Forget polls and fancy models: if you wanted to make a decent prediction of how the candidates would finish in Iowa, you would have done a decent job looking at how often the GOP candidates have been made fun of by late-night comedians. The topsy-turvy nature of the Republican nomination race has meant that virtually every contender has donned the media's frontrunner mantle. And with it comes scrutiny, especially from people paid to joke about topical things. And what material they've had! A pizza-making philanderer, a bumbling rough-and-tough Texan (again!), and someone who can't Google their own name, the 2012 presidential election cycle has been especially generous to late-night comedians. The Center for Media and Public Affairs has tallied the number of jokes made at their (and other public figures') expense in 2011 on the three most-watched late-night shows: The Tonight Show with Jay Leno, Late Night with David Letterman, and Late Night with Jimmy Fallon. And it shouldn't surprise anybody that from January 1 to December 10 of last year, no candiate gave comedians more comedic fodder than Herman Cain.
Does that order of finish look familiar? (Well, at least familiar-ish?) Cain, our biggest loser here, didn't even make it to Iowa, bowing out on December 3. The next two are Rick Perry (No. 6 here, No. 5 last night) who sounded like he was about to quit the race but changed his mind once Michele Bachmann (No. 5 in late night, No. 6 in Iowa) decided to drop out on Wednesday. Newt Gingrich was No. 4 in both jokes and in the caucuses. And then our three bunched-up finishers: Mitt Romney, who eked an 8-vote win in Iowa, then Ron Paul (who finished No. 3) and finally Rick Santorum, who won in the joke primary, and won in Iowa by nearly tying Romney. (The Center for Media and Public Affairs did not tally Jon Huntsman jokes, which is fitting since he did not compete in Iowa.)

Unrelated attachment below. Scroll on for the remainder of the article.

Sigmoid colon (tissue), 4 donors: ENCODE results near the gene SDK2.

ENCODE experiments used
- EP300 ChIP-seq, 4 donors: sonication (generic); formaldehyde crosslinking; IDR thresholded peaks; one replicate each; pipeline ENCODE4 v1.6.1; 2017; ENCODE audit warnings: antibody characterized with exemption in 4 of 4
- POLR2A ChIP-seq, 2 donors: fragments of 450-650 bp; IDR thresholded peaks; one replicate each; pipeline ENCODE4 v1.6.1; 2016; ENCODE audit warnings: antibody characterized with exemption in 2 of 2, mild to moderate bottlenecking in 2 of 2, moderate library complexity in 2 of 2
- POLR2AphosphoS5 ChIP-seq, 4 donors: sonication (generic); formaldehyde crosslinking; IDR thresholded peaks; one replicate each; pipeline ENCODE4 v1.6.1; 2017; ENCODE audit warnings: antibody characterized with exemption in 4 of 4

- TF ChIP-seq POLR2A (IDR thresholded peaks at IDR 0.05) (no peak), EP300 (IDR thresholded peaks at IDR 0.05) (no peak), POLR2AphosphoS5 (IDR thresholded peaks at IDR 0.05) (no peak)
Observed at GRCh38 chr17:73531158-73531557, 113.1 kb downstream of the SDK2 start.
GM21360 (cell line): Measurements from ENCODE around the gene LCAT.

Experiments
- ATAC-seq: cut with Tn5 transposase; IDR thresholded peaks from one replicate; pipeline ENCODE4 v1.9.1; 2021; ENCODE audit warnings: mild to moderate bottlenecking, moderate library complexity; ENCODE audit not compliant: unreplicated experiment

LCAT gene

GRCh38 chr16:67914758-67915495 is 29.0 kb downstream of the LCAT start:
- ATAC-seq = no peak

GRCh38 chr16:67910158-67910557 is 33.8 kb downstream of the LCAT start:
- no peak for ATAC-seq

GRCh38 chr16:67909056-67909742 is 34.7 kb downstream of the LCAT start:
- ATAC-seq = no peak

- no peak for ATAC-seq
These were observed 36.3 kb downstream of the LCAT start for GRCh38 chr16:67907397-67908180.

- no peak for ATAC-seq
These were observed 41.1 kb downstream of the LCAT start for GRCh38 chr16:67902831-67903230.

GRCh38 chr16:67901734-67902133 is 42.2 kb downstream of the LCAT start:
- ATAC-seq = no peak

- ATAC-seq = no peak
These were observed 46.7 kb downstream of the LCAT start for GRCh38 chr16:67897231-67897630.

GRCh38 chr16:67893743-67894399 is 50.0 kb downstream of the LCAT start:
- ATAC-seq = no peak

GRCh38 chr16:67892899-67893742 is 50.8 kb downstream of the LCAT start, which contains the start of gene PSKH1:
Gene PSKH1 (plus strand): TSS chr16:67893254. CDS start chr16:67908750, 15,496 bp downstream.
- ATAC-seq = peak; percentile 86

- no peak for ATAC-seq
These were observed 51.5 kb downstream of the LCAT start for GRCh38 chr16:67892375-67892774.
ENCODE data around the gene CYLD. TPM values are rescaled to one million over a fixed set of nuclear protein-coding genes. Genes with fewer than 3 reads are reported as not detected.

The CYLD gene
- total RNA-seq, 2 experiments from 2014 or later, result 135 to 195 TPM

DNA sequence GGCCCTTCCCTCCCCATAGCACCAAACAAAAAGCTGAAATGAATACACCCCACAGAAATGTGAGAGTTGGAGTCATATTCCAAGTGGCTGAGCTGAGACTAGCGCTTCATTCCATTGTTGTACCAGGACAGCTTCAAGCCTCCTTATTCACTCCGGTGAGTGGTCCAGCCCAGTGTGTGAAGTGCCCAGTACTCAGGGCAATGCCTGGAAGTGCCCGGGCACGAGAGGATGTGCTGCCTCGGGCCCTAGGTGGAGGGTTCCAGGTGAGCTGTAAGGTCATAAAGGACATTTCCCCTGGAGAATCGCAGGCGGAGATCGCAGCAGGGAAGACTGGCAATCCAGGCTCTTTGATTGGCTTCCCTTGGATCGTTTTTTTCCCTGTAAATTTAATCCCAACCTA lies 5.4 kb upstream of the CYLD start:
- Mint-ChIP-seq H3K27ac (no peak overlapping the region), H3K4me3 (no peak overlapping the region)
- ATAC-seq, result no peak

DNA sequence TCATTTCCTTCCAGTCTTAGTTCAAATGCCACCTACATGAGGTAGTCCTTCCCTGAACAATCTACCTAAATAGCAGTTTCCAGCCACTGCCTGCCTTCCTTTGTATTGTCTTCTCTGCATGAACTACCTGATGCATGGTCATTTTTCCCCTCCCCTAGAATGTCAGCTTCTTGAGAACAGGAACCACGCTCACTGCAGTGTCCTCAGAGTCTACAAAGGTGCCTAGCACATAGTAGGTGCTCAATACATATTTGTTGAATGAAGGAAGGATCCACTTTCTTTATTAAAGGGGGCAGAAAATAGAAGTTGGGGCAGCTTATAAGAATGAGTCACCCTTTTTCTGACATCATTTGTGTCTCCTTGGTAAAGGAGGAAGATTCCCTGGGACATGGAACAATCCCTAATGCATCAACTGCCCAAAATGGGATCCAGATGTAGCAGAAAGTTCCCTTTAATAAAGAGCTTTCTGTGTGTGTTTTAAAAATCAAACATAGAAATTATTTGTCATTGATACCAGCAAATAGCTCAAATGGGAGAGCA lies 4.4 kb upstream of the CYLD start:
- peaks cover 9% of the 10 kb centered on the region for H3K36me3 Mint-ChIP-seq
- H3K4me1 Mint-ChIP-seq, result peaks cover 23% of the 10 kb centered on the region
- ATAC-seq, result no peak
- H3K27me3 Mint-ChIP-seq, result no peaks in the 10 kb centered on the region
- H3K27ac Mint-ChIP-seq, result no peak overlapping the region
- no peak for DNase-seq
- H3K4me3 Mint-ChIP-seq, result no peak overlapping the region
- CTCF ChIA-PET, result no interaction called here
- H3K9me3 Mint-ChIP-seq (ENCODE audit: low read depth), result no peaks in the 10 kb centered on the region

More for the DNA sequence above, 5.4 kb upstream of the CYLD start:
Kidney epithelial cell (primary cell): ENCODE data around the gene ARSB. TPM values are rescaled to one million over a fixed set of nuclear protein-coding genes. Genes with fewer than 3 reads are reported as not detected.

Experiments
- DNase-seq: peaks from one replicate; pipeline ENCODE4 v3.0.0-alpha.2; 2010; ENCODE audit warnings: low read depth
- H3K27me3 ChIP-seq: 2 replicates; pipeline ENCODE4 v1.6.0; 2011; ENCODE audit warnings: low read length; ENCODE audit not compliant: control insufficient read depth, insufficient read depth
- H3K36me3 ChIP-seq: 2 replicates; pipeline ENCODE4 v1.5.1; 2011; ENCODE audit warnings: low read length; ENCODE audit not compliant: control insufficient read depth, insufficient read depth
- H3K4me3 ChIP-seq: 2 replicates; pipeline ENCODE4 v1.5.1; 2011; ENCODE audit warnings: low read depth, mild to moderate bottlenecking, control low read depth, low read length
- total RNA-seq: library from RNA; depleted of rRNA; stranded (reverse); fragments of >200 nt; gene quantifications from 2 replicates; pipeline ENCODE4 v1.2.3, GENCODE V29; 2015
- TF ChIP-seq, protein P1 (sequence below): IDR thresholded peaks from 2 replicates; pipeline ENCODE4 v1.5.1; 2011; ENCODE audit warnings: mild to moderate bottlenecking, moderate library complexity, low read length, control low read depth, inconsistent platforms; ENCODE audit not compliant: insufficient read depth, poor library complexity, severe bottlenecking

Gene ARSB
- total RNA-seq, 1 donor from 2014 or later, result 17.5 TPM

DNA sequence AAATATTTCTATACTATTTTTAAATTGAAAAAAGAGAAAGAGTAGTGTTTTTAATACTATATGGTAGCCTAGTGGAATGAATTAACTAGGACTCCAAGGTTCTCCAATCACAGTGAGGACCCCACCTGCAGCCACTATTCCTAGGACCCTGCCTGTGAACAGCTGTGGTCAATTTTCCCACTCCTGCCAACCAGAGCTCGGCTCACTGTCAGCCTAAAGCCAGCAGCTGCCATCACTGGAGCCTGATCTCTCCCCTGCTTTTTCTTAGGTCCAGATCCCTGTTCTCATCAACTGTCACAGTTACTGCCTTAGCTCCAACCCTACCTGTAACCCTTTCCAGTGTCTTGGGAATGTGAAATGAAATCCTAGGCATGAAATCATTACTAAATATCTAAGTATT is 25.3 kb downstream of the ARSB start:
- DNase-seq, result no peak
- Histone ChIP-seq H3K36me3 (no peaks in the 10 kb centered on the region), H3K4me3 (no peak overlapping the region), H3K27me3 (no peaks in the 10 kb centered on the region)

"This shows that it’s hard to vote for somebody while you’re laughing at them," writes CMPA President Robert Lichter. So hey, maybe that lack of media attention for Ron Paul (and while we're at it, for Santorum as well) actually did them some good. Consider it proof that all publicity is not good publicity.
This article is from the archive of our partner The Wire.